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Yellow-legged Gull (Larus michahellis)
Yellow-legged Gull (Larus michahellis)
The Yellow-legged Gull can be separated from the more common European Herring Gull by their characteristic yellow legs and details on the wings.
Yellow-legged Gull - New species for Lista Bird Observatory

Yellow-legged gull in flight.
Yellow-legged gull in flight.
Yellow-legged Gulls recently obtained status as a full species, after having been classified as a subspecies of the European Herring Gull.

The Yellow-legged Gull has now been seen for the first time at Lista Bird Observatory. Yellow-legged Gulls look very similar to the more common European Herring Gulls and detailed knowledge about gulls and different species of gull is necessary to distinguish between the two. As opposed to the European Herring Gull, the Yellow-legged Gull is more common at Southern latitudes but is now frequently seen in North-Western and Northern Europe. The bird was discovered on May 19th by Richard Cope, and this makes it the third time a Yellow-legged Gull is seen in Farsund municipality.

By M. Wold

Richard Cope and Jarl Marius Abrahamsen watching gulls feeding among the sea weed right next to the bird observatory noticed something different about a particular gull. Suspecting it could be a Yellow-legged Gull or some hybrid, they obtained good enough pictures to allow for a proper identification by the two Norwegian "gull gurus", Inge Flesjå and Stein Engebretsen.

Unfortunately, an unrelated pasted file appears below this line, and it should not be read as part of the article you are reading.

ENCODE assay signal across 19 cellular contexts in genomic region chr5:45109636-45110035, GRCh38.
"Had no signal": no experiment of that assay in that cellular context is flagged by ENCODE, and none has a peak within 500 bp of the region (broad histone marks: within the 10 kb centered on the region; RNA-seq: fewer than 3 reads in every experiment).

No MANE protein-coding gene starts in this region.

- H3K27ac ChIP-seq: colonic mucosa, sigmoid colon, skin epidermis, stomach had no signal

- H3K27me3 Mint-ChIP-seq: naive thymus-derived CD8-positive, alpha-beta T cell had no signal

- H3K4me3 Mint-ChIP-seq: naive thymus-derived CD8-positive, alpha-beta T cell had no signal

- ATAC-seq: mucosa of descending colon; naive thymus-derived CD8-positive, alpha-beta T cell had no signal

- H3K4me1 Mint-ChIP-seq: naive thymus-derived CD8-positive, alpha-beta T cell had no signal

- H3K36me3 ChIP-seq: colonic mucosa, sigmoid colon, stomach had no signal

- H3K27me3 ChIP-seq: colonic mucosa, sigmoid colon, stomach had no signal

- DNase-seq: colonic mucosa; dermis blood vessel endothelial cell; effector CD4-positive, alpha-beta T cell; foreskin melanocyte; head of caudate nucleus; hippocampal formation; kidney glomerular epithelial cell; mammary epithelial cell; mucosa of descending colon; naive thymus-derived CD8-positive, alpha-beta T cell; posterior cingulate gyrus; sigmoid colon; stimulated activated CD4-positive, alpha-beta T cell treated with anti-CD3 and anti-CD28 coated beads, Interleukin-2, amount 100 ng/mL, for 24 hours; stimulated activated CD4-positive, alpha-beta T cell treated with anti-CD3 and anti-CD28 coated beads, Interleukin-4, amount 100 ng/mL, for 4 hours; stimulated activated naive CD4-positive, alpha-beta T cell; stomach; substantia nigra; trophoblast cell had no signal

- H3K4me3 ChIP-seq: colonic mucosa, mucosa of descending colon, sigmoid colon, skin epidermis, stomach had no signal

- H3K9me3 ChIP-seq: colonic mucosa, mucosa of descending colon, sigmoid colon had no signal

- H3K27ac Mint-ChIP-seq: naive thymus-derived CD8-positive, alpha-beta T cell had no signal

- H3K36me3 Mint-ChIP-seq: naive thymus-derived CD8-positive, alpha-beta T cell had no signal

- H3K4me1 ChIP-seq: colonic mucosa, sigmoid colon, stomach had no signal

Apart from the characteristic yellow legs, the Yellow-legged gull has a broad black band on its fifth primary that can be used for identification. The back is also slightly darker than for the European Herring Gull, and size and shape are other criteria that can also be used. Judging from the size, this bird is probably an Eastern type from the Mediterranean. The Western type breeding on the islands in the North Atlantic Sea is slightly larger.

Even though the Yellow-legged Gull has many features which reminds it of the European Herring Gull, DNA research has shown that it is more closely related to the Great Black-backed Gull and the Armenian Gull. Until recently, the Yellow-legged Gull was classified as a subspecies of the European Herring Gull, but has now obtained status as a full species.

References: Svensson, Mullarney & Zetterstrøm: Gyldendals store fugleguide + Wikipedia

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Seasonal deviation
Spotted Nutcracker4-98%
Sedge Warbler19-95%
Eurasian Bullfinch14-94%
Northern Lapwing127-94%
Common Redpoll387-91%
White-tailed Eagle32+337%
Common Buzzard285+314%
Eurasian Collared Dove100+297%
Carrion Crow55+282%
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